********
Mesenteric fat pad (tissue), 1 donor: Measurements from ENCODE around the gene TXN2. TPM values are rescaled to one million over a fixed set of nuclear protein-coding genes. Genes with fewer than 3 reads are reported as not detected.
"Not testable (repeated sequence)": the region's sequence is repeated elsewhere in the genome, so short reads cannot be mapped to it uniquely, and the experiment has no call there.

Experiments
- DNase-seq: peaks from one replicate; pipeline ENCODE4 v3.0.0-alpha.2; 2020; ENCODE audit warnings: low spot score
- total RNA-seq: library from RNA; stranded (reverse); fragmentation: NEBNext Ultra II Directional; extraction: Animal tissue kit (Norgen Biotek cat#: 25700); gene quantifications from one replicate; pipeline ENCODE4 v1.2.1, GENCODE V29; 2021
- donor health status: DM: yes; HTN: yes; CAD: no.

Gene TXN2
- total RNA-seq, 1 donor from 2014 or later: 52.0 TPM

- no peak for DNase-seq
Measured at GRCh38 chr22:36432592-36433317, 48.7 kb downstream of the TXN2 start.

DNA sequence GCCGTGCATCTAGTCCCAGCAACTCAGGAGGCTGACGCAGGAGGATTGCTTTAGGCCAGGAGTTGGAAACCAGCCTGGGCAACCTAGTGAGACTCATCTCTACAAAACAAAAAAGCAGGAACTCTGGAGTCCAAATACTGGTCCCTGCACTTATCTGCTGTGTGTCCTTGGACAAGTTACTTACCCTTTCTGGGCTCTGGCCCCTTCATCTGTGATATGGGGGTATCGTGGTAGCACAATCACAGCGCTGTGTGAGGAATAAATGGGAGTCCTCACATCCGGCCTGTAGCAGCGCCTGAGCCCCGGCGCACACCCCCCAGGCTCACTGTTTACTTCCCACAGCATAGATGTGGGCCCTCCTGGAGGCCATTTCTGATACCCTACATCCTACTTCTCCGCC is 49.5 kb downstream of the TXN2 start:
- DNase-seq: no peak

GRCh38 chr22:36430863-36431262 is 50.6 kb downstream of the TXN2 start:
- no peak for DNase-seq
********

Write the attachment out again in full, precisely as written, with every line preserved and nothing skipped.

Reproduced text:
Mesenteric fat pad (tissue), 1 donor: Measurements from ENCODE around the gene TXN2. TPM values are rescaled to one million over a fixed set of nuclear protein-coding genes. Genes with fewer than 3 reads are reported as not detected.
"Not testable (repeated sequence)": the region's sequence is repeated elsewhere in the genome, so short reads cannot be mapped to it uniquely, and the experiment has no call there.

Experiments
- DNase-seq: peaks from one replicate; pipeline ENCODE4 v3.0.0-alpha.2; 2020; ENCODE audit warnings: low spot score
- total RNA-seq: library from RNA; stranded (reverse); fragmentation: NEBNext Ultra II Directional; extraction: Animal tissue kit (Norgen Biotek cat#: 25700); gene quantifications from one replicate; pipeline ENCODE4 v1.2.1, GENCODE V29; 2021
- donor health status: DM: yes; HTN: yes; CAD: no.

Gene TXN2
- total RNA-seq, 1 donor from 2014 or later: 52.0 TPM

- no peak for DNase-seq
Measured at GRCh38 chr22:36432592-36433317, 48.7 kb downstream of the TXN2 start.

DNA sequence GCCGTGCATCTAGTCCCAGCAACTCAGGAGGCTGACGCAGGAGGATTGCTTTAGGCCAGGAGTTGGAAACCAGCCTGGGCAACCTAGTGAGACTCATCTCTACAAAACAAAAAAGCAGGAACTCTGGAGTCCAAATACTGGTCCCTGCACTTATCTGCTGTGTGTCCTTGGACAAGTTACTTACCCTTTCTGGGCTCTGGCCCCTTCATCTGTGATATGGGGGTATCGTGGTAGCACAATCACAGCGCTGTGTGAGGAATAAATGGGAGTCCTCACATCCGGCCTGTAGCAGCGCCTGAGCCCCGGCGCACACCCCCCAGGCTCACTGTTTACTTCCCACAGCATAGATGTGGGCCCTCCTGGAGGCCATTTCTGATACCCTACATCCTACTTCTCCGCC is 49.5 kb downstream of the TXN2 start:
- DNase-seq: no peak

GRCh38 chr22:36430863-36431262 is 50.6 kb downstream of the TXN2 start:
- no peak for DNase-seq